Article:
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SAP and Microsoft are making their cloud relationship almost exclusive with a new program.
SAP Embrace was announced in May as a program to help SAP customers move workloads to public cloud hyperscalers Microsoft Azure, AWS and Google Cloud Platform (GCP). Earlier this month, SAP and Microsoft announced a new development in the program with a three-year agreement to use Microsoft Azure as the preferred hyperscaler infrastructure provider for SAP systems. The deal is intended to address SAP's issues in moving customers both to the cloud and migration to S/4HANA by providing a simpler, more cost-effective and risk-mitigated path.
SAP Embrace is intended to provide SAP customers a path to the cloud on Microsoft Azure infrastructure, according to the companies. SAP and Microsoft, along with systems integrators, including Deloitte, Accenture and IBM, will offer SAP customers bundles of cloud services, including unified reference architectures, road maps and market-specific information to help mitigate costs and risks of moving to the cloud. Microsoft field sales teams will sell the SAP Embrace bundles directly to customers and Microsoft will also embed and resell components of SAP Cloud Platform in Azure.
SAP worked with Microsoft, AWS and Google to develop the initial phase of SAP Embrace, but subsequent development over the summer led to the partnership agreement with Microsoft to use Azure as its preferred public cloud provider, said David Robinson, SAP senior vice president and managing director of the cloud business group.
SAP customers are in large measure satisfied that any of the three public cloud providers can handle SAP HANA database workloads and run HANA-based applications, Robinson said, but they are looking for a clear and simple path to the cloud, which was the main goal of SAP Embrace.
"[Customers] would like to understand that, as they migrate to S/4HANA in conjunction with the lift to the cloud, they can follow a path that leads to the intelligent enterprise and will give the most cost-effective and risk managed journey," he said.
SAP customers lean toward Azure
The SAP-Microsoft partnership came about mainly because the majority of customers that SAP worked with to validate the SAP Embrace model were already leaning toward Azure, Robinson said.
This was primarily because Microsoft had demonstrated that Azure provided a consistent enterprise degree of engagement and support beyond just the compute network and data store, such as support services and lifecycle management, according to Robinson.
"Microsoft understands the enterprise to speak the enterprise language, and has processes wrapped around their compute network and storage around Azure that are more aligned with what SAP customers need to be able to consume and drive their S/4HANA environment," he said.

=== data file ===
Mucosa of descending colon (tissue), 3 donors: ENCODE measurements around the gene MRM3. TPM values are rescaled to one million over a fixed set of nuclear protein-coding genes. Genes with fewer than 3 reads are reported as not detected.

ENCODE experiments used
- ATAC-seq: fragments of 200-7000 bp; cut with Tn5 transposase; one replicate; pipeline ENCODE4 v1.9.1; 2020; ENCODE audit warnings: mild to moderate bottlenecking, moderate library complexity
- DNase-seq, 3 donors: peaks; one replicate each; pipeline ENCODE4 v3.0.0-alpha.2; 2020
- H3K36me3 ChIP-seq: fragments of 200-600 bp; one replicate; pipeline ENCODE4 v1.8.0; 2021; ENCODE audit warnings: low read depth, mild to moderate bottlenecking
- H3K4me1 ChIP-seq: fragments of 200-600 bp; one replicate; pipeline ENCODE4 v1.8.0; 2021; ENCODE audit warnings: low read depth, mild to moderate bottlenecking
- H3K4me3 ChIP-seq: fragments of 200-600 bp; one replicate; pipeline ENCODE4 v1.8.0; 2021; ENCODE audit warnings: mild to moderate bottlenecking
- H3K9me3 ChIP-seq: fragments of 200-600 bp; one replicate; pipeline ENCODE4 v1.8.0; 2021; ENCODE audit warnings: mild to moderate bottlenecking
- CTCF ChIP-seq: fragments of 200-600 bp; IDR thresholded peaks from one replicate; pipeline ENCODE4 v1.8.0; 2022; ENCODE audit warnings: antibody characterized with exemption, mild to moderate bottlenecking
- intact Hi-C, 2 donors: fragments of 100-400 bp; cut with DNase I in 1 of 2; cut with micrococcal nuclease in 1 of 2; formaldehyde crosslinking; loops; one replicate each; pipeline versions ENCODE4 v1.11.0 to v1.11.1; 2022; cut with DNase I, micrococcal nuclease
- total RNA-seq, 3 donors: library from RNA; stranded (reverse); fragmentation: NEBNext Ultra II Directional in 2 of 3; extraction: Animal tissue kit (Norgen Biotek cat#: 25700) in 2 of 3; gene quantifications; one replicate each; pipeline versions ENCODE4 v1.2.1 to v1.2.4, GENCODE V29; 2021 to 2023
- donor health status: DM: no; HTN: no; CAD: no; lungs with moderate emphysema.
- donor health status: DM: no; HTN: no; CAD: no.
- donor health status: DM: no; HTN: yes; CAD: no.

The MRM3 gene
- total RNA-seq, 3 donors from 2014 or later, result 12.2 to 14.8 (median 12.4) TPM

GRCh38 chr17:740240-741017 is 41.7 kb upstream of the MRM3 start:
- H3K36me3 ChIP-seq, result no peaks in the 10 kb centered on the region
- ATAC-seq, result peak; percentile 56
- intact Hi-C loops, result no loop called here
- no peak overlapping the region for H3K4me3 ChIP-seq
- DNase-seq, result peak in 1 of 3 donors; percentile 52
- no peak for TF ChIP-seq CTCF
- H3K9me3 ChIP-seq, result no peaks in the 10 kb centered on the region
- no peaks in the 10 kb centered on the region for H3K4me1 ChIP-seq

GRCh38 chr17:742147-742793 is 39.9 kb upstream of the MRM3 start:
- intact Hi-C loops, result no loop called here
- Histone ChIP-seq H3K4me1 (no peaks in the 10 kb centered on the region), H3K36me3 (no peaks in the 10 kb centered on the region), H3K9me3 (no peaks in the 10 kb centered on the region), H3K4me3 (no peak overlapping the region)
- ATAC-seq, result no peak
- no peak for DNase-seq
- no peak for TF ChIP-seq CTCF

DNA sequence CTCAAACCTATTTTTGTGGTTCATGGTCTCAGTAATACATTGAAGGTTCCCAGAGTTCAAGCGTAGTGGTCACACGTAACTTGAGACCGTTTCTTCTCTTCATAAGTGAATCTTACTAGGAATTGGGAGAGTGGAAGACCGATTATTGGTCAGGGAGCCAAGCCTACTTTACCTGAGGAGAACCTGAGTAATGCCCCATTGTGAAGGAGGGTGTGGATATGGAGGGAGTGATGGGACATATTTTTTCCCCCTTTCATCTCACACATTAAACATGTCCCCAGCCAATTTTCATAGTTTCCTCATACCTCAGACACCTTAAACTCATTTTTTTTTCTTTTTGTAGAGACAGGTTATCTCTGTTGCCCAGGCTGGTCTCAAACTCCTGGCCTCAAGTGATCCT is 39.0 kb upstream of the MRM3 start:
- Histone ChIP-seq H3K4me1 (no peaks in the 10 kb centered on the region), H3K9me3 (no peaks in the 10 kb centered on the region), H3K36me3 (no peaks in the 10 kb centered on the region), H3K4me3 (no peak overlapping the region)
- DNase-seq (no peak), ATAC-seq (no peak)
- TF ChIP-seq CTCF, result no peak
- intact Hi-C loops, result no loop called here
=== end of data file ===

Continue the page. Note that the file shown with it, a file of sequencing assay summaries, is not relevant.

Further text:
SAP and Microsoft relationship may get cozier
It's unusual that SAP would go with something that's relatively exclusive, said Joshua Greenbaum, principal at Enterprise Applications Consulting, but it may be a sign of more to come from SAP and Microsoft.
"We know that Microsoft's SuccessFactors implementation runs on Azure and they're moving their ERP to Azure, so we know Microsoft wants as many workloads as it can get on Azure and they're willing to incent SAP to do it," Greenbaum said. "But I think there's more to this. There will be another component of this deal coming, because I'm pretty sure that the numbers don't add up for just this much exclusivity."
Although the Microsoft Azure deal is not exclusive, the other two hyperscalers were not pleased at the recent addendum to SAP Embrace, Greenbaum said.
He pointed out that Robert Enslin, Google president of cloud sales and former SAP executive, and Thomas Kurian, Google Cloud CEO, are likely tapping their considerable experience to develop enterprise applications.
"It's pretty clear that they're going for an apps play that can compete with SAP," Greenbaum said.
For AWS, on the other hand, Amazon's relentless expansion into virtually every business may give potential customers pause before they entrust their systems to AWS.
"On the Amazon side there's a lot of customers -- retail, logistics, you name it -- where Amazon the mothership is encroaching into a lot of core business areas, so a lot of folks are getting nervous about putting their enterprise software on the Amazon cloud," he said. "In a way, Amazon sort of backed itself into this position."
Other public cloud options still available
SAP customers still have the option to deploy S/4HANA and SAP HANA-based applications in any public cloud provider they want, Robinson said.
AWS recently announced new memory upgrades to the EC2 cloud infrastructure designed to manage S/4HANA sized workloads.
"If a customer still wants to run it on AWS or Google, they can still do it; the support is the same and we continue to certify these workloads on AWS on GCP," Robinson said. "The difference now is not the support or the ability to run, certify and upgrade -- we will always certify that these infrastructures perform on database workloads as we design. But with Microsoft, we're adding an additional degree of abstraction on top of that around the harmonization of the cloud platform services."